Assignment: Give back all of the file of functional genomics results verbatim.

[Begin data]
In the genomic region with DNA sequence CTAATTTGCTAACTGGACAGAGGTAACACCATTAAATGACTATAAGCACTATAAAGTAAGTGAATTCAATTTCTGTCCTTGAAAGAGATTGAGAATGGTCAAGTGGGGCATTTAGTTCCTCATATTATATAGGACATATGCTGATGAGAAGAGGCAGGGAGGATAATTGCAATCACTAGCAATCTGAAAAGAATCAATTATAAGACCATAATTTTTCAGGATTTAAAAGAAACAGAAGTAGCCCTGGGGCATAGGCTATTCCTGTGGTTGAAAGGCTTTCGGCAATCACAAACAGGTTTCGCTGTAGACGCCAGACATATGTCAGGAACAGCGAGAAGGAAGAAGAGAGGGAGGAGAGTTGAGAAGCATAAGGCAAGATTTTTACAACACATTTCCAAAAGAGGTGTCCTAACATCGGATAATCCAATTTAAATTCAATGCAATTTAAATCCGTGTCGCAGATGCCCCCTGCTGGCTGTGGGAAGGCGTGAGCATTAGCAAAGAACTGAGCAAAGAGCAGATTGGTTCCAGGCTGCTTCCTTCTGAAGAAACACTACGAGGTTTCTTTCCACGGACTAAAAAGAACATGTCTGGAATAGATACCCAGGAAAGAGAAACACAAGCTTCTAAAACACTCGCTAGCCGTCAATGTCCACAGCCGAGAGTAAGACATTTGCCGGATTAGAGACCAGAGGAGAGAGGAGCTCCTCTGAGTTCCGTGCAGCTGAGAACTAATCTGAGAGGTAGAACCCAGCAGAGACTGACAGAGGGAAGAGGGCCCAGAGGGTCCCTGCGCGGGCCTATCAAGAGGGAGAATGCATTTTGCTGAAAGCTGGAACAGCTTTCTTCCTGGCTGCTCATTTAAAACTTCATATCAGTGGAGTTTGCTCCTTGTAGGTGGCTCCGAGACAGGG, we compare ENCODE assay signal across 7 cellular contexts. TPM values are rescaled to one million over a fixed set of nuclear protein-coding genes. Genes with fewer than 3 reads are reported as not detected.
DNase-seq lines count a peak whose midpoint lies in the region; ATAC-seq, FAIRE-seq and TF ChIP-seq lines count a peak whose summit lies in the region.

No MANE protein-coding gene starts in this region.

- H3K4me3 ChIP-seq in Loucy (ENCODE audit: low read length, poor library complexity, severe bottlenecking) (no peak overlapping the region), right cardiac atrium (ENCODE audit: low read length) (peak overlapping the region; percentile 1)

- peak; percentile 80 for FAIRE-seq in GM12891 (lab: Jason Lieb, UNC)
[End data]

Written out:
In the genomic region with DNA sequence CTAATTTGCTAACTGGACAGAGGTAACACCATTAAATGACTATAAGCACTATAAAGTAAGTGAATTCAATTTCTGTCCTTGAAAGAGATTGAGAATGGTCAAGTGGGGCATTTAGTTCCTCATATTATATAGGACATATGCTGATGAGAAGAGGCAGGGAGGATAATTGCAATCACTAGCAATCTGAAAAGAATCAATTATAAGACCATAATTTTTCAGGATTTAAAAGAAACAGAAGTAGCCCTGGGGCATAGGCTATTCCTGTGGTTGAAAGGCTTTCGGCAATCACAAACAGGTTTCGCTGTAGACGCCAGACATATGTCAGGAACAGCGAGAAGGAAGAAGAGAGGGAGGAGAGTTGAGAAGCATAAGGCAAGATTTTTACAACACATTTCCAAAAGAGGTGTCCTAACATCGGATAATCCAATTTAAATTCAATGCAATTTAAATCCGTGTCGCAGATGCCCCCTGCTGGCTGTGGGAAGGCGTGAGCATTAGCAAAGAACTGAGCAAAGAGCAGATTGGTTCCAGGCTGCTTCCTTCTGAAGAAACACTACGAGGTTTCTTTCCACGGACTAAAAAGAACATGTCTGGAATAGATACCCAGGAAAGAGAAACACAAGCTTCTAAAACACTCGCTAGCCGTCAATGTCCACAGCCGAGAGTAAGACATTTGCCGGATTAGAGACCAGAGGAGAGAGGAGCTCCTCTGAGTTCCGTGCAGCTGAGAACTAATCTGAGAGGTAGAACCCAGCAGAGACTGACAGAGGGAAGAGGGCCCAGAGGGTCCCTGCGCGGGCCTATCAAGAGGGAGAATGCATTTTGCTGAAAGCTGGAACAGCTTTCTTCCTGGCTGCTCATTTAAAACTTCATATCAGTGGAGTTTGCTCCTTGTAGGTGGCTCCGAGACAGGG, we compare ENCODE assay signal across 7 cellular contexts. TPM values are rescaled to one million over a fixed set of nuclear protein-coding genes. Genes with fewer than 3 reads are reported as not detected.
DNase-seq lines count a peak whose midpoint lies in the region; ATAC-seq, FAIRE-seq and TF ChIP-seq lines count a peak whose summit lies in the region.

No MANE protein-coding gene starts in this region.

- H3K4me3 ChIP-seq in Loucy (ENCODE audit: low read length, poor library complexity, severe bottlenecking) (no peak overlapping the region), right cardiac atrium (ENCODE audit: low read length) (peak overlapping the region; percentile 1)

- peak; percentile 80 for FAIRE-seq in GM12891 (lab: Jason Lieb, UNC)